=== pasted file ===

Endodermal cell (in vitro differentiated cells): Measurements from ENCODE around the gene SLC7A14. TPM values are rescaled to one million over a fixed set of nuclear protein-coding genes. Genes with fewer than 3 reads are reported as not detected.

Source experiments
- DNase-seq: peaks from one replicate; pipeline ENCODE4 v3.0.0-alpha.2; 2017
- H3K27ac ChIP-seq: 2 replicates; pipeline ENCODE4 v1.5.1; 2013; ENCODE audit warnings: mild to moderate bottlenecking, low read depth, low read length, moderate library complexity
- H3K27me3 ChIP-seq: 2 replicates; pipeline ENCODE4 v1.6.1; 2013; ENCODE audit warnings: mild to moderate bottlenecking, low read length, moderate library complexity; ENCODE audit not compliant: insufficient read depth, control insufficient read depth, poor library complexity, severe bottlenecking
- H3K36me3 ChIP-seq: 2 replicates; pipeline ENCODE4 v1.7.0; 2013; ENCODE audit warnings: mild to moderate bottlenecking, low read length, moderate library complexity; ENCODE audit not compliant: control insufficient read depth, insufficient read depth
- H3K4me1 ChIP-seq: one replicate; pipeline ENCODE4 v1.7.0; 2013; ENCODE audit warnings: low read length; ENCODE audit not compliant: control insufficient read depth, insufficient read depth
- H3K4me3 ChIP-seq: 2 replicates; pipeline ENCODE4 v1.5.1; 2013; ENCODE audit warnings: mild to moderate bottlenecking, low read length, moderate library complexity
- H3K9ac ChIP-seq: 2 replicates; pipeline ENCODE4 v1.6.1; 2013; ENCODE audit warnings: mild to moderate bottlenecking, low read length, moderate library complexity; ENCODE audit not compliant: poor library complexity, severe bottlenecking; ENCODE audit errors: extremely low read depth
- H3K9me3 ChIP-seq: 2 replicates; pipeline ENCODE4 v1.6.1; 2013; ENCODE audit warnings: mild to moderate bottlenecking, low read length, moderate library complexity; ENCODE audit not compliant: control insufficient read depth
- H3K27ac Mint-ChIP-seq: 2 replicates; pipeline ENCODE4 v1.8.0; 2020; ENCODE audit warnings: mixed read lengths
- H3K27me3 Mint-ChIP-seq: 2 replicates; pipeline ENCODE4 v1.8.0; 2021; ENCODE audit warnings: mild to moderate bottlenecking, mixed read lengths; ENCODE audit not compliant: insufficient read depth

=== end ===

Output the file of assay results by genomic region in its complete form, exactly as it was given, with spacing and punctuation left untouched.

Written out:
Endodermal cell (in vitro differentiated cells): Measurements from ENCODE around the gene SLC7A14. TPM values are rescaled to one million over a fixed set of nuclear protein-coding genes. Genes with fewer than 3 reads are reported as not detected.

Source experiments
- DNase-seq: peaks from one replicate; pipeline ENCODE4 v3.0.0-alpha.2; 2017
- H3K27ac ChIP-seq: 2 replicates; pipeline ENCODE4 v1.5.1; 2013; ENCODE audit warnings: mild to moderate bottlenecking, low read depth, low read length, moderate library complexity
- H3K27me3 ChIP-seq: 2 replicates; pipeline ENCODE4 v1.6.1; 2013; ENCODE audit warnings: mild to moderate bottlenecking, low read length, moderate library complexity; ENCODE audit not compliant: insufficient read depth, control insufficient read depth, poor library complexity, severe bottlenecking
- H3K36me3 ChIP-seq: 2 replicates; pipeline ENCODE4 v1.7.0; 2013; ENCODE audit warnings: mild to moderate bottlenecking, low read length, moderate library complexity; ENCODE audit not compliant: control insufficient read depth, insufficient read depth
- H3K4me1 ChIP-seq: one replicate; pipeline ENCODE4 v1.7.0; 2013; ENCODE audit warnings: low read length; ENCODE audit not compliant: control insufficient read depth, insufficient read depth
- H3K4me3 ChIP-seq: 2 replicates; pipeline ENCODE4 v1.5.1; 2013; ENCODE audit warnings: mild to moderate bottlenecking, low read length, moderate library complexity
- H3K9ac ChIP-seq: 2 replicates; pipeline ENCODE4 v1.6.1; 2013; ENCODE audit warnings: mild to moderate bottlenecking, low read length, moderate library complexity; ENCODE audit not compliant: poor library complexity, severe bottlenecking; ENCODE audit errors: extremely low read depth
- H3K9me3 ChIP-seq: 2 replicates; pipeline ENCODE4 v1.6.1; 2013; ENCODE audit warnings: mild to moderate bottlenecking, low read length, moderate library complexity; ENCODE audit not compliant: control insufficient read depth
- H3K27ac Mint-ChIP-seq: 2 replicates; pipeline ENCODE4 v1.8.0; 2020; ENCODE audit warnings: mixed read lengths
- H3K27me3 Mint-ChIP-seq: 2 replicates; pipeline ENCODE4 v1.8.0; 2021; ENCODE audit warnings: mild to moderate bottlenecking, mixed read lengths; ENCODE audit not compliant: insufficient read depth